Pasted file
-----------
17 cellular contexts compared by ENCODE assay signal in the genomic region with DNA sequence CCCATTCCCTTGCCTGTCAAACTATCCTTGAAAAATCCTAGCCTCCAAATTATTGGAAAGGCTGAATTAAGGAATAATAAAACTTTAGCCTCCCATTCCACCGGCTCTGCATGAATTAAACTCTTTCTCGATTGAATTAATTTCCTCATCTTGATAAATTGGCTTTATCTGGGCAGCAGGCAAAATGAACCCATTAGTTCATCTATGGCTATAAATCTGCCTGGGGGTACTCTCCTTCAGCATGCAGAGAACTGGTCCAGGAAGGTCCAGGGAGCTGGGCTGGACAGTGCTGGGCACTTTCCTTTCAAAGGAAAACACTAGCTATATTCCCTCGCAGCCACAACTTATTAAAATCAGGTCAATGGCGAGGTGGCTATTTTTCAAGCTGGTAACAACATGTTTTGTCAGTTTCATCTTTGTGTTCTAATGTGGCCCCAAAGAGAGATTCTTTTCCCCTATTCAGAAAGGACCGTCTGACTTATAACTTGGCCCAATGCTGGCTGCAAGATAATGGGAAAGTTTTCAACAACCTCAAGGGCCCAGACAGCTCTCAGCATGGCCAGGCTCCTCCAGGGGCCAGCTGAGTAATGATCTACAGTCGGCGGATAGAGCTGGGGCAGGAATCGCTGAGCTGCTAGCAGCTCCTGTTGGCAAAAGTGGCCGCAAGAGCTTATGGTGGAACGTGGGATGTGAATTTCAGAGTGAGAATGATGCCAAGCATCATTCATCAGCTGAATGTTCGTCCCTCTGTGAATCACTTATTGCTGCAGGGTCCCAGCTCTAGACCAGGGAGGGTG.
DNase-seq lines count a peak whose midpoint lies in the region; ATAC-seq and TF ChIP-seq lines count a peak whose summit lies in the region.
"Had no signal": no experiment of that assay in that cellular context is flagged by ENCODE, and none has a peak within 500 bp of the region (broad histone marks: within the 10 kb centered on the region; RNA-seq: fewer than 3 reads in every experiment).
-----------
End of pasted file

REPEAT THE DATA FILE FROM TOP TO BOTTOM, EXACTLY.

17 cellular contexts compared by ENCODE assay signal in the genomic region with DNA sequence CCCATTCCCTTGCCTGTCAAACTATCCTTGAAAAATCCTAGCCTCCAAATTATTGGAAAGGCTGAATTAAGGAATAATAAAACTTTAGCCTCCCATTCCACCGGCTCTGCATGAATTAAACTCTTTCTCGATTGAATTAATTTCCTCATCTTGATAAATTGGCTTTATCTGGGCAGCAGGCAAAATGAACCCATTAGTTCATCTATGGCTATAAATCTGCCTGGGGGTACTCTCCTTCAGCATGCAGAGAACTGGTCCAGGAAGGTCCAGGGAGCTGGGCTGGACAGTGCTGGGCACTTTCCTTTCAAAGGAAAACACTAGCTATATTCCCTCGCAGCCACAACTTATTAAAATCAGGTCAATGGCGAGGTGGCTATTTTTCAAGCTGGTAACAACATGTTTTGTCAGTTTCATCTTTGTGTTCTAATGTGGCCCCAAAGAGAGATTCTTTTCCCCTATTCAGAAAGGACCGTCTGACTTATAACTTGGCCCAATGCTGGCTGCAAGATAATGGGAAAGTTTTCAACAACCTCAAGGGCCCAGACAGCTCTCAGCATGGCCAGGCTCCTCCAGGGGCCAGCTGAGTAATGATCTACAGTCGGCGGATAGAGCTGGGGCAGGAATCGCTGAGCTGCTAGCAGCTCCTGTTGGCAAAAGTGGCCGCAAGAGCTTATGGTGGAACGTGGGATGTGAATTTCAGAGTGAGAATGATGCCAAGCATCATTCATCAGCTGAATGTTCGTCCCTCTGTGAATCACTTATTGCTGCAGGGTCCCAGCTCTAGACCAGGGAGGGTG.
DNase-seq lines count a peak whose midpoint lies in the region; ATAC-seq and TF ChIP-seq lines count a peak whose summit lies in the region.
"Had no signal": no experiment of that assay in that cellular context is flagged by ENCODE, and none has a peak within 500 bp of the region (broad histone marks: within the 10 kb centered on the region; RNA-seq: fewer than 3 reads in every experiment).